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Thread: Which Is More Important, Theoretical Knowledge or Practical Skills?

  1. #1
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    Exclamation Which Is More Important, Theoretical Knowledge or Practical Skills?

    What is more important in practicing medicine, the theoretical knowledge of the science or the practical intricacies and skills?


    I must admit that, at first glance this question seems to fit into the category of "which came first, the chicken or the egg?" -- perfect for stimulating philosophical discussion, but ultimately unanswerable.( just debatable--Ha..Ha..Ha..) However, it is a question that is discussed frequently among physicians and while a bit philosophical is important to address.

    While reminiscing about classmates in medical school, one person recalled a teenager who had started medical school in the class behind her and the awe and hype that had surrounded him. This prompted a rather passionate discussion about kids in medical school. The general consensus was that despite the likelihood that this kid would do better on his board exams than anyone else we knew, none of us would feel comfortable with him as our doctor or as a family member's doctor. Our concern stemmed from our belief that other life skills and experiences influence our success as physicians, not just an IQ.

    Being an effective physician is a balancing act. Patients may look sick but be healthy or look healthy and be sick or anything else in between. Some will lie, exaggerate, and abuse the system; others will avoid seeking care because of fear or cost or apathy. Most importantly, none will enter your practice environment with a big arrow pointing to the problem or with a list of symptoms straight out of a textbook. Sifting through stories for truth is a skill that we all learn in our personal and professional lives. Assigning importance to various pieces of the puzzle comes along with that skill. Identifying what is actually wrong at times depends very little on textbook knowledge.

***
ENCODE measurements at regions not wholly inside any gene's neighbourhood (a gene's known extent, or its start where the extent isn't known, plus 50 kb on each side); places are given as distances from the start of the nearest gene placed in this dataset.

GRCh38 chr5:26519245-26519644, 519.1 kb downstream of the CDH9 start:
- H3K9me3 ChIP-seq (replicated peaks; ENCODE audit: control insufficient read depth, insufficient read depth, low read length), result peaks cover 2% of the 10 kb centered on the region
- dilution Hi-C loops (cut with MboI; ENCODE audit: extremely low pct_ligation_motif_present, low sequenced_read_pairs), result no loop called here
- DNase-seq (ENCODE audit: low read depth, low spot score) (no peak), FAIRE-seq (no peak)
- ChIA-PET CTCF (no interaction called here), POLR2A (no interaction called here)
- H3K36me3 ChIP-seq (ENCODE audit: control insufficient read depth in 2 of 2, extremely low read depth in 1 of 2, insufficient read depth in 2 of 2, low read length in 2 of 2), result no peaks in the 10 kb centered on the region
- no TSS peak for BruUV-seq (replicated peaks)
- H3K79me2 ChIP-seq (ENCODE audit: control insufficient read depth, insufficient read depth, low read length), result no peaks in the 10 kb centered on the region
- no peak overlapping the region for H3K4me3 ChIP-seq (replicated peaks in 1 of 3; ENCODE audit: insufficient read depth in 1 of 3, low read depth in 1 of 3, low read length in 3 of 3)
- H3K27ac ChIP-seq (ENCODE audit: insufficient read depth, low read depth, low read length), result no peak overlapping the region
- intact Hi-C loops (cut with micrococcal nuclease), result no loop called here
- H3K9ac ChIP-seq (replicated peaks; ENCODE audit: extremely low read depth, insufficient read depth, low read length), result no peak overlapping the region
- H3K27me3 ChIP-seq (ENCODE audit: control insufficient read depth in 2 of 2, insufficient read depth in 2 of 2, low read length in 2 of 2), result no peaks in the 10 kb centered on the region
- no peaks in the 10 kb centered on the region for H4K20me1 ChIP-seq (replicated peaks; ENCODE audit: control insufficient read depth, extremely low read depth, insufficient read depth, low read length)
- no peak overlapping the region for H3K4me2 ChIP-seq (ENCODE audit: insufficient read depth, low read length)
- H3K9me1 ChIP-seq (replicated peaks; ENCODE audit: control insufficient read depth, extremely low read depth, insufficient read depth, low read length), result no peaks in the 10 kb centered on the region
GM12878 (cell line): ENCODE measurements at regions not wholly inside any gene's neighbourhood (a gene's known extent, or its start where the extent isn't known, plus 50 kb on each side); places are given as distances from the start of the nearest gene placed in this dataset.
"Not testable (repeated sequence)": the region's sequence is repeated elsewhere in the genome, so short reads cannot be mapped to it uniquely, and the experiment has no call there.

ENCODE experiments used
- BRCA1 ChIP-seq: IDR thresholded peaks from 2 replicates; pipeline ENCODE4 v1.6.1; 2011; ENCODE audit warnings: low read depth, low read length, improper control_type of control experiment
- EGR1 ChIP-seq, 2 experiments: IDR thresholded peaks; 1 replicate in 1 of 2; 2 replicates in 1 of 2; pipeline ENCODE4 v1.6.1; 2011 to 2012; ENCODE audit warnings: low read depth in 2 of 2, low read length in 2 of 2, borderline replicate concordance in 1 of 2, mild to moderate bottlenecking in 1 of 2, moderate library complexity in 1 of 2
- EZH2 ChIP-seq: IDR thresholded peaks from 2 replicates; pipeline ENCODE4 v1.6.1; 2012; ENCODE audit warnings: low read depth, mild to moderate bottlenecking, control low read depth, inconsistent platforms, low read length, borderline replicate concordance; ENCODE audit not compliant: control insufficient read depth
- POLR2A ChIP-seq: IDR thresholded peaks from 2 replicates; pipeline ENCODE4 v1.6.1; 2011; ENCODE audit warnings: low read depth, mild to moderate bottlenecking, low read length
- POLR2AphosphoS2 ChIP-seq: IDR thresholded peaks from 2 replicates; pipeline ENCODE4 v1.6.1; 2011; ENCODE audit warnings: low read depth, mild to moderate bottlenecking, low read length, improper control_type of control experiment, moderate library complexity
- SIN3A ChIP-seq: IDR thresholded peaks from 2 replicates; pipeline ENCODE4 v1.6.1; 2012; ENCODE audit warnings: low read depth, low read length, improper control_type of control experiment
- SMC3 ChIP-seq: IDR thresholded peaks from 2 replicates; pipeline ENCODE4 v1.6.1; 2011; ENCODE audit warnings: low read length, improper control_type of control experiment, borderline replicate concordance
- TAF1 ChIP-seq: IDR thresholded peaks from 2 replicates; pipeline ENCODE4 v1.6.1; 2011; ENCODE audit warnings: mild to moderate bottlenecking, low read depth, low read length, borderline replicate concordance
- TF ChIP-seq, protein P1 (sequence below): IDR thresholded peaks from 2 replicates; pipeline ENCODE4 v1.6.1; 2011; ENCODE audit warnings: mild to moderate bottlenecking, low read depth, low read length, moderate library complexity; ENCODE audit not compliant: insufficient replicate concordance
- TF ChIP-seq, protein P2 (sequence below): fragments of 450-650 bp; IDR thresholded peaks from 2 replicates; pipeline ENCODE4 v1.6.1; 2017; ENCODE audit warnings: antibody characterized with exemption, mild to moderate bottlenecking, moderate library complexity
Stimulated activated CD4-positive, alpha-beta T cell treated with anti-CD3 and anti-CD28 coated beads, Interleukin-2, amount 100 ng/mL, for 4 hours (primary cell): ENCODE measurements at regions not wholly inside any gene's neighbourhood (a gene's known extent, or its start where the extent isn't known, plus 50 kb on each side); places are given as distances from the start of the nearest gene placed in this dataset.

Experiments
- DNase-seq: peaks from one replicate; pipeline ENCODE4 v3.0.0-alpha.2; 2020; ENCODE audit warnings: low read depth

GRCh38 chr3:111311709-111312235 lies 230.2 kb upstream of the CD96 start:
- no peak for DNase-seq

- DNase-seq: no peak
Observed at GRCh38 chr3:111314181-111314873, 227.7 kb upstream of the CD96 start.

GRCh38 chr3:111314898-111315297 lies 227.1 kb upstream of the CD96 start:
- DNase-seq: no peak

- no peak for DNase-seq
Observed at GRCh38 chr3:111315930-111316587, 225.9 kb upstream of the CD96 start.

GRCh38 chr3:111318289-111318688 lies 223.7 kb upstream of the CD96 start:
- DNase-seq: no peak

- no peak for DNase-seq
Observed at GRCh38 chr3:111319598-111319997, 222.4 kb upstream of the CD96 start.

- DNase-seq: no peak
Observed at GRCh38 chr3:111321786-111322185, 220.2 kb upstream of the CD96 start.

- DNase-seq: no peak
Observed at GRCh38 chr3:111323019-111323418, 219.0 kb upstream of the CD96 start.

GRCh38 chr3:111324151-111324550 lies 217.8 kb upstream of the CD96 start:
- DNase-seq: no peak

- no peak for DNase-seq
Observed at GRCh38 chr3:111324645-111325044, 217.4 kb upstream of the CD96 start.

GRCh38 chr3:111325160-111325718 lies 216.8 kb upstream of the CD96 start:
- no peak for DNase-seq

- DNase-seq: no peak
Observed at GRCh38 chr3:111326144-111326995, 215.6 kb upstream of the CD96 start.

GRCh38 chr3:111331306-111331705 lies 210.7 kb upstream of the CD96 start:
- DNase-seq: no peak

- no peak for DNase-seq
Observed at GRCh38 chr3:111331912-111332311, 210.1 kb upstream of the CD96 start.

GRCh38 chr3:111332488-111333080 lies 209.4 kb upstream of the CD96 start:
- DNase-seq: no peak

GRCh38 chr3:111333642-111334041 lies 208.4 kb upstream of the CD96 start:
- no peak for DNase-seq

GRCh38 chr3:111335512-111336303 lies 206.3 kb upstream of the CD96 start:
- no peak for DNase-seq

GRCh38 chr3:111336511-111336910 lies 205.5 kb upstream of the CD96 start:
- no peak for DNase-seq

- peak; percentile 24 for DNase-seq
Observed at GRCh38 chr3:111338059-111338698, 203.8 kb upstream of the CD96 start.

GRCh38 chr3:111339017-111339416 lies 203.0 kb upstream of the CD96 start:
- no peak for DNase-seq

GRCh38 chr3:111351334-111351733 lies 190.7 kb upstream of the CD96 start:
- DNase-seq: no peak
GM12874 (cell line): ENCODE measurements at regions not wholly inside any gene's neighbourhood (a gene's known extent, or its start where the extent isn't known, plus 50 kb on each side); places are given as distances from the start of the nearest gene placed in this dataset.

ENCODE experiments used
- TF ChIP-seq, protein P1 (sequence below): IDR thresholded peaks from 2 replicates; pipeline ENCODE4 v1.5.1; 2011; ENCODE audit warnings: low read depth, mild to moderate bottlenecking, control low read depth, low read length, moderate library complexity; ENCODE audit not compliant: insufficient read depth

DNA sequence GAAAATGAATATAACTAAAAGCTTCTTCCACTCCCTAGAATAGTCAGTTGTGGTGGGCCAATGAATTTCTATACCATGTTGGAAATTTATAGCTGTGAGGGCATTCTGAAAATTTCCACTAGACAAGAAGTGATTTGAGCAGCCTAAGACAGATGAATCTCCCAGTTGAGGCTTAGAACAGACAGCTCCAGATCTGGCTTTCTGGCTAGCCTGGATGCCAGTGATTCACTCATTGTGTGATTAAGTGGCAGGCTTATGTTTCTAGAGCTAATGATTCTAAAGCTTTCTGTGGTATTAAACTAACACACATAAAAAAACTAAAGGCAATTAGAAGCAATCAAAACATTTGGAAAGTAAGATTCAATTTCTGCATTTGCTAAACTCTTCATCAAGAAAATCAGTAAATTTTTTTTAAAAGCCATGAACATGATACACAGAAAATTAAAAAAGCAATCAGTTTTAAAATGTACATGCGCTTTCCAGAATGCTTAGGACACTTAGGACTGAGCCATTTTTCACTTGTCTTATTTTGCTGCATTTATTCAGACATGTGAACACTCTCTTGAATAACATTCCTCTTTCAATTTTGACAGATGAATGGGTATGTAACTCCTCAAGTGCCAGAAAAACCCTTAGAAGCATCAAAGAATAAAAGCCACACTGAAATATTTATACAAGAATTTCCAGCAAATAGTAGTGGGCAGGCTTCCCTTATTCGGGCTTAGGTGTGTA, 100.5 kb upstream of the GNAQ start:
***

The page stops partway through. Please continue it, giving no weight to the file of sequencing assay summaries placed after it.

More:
This is not to say that just being able to recognize a problem, or the lack of a problem, is enough. Once you've broken through the glossy coating and identified the truth, you then must know how to treat. This is where the textbook comes into play. If you haven't studied, passed your boards, and read the current literature, you will not be able to effectively and accurately address the problem at hand. In fact, attempting to do so without the appropriate knowledge is more than a disservice, it's a violation of your oath.

    As much as we don't like to admit it, there's probably a little nerd in all of us. We study hard, but we were all pretty smart to begin with. We all can probably remember Horner's syndrome, though we don't remember who Horner was. At one point we all passed organic chemistry, memorized the Krebs cycle, and identified histologic slides. Learning this theory has used quite a few neurons, and at the time, our professors told us it was important. Now, while practicing medicine, we all know it wasn't a complete waste of time (although there are some useless factoids stuck in my brain that I wish I could purge for other things). We also know, however, that all this knowledge can never be enough. Medicine is an art as well as a science, and we have to function well within both worlds to be effective...


    Thank you GOD

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    zolt is offline Banned From MedicalGeek
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    depends on the way u wish to pursue, if more into academics and research then theory, if more into treating patients then practical.but optimum balance of the two is always desirable.

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    both are important, you can`t have one without the other

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    well said ........You need to have both and you cant just rely on any one ......as far as a doctor is concerned

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    Wel said luna.!

    Its true.! We should take into consideration at their relievent perion.!
    I mean when we are studying theoritical basic subjects like pharmec and patho, It should be done with great care so later when practical subjects comes, there will almost no need to look back to that theory subject.!

    So both are best at their respective field and time.!

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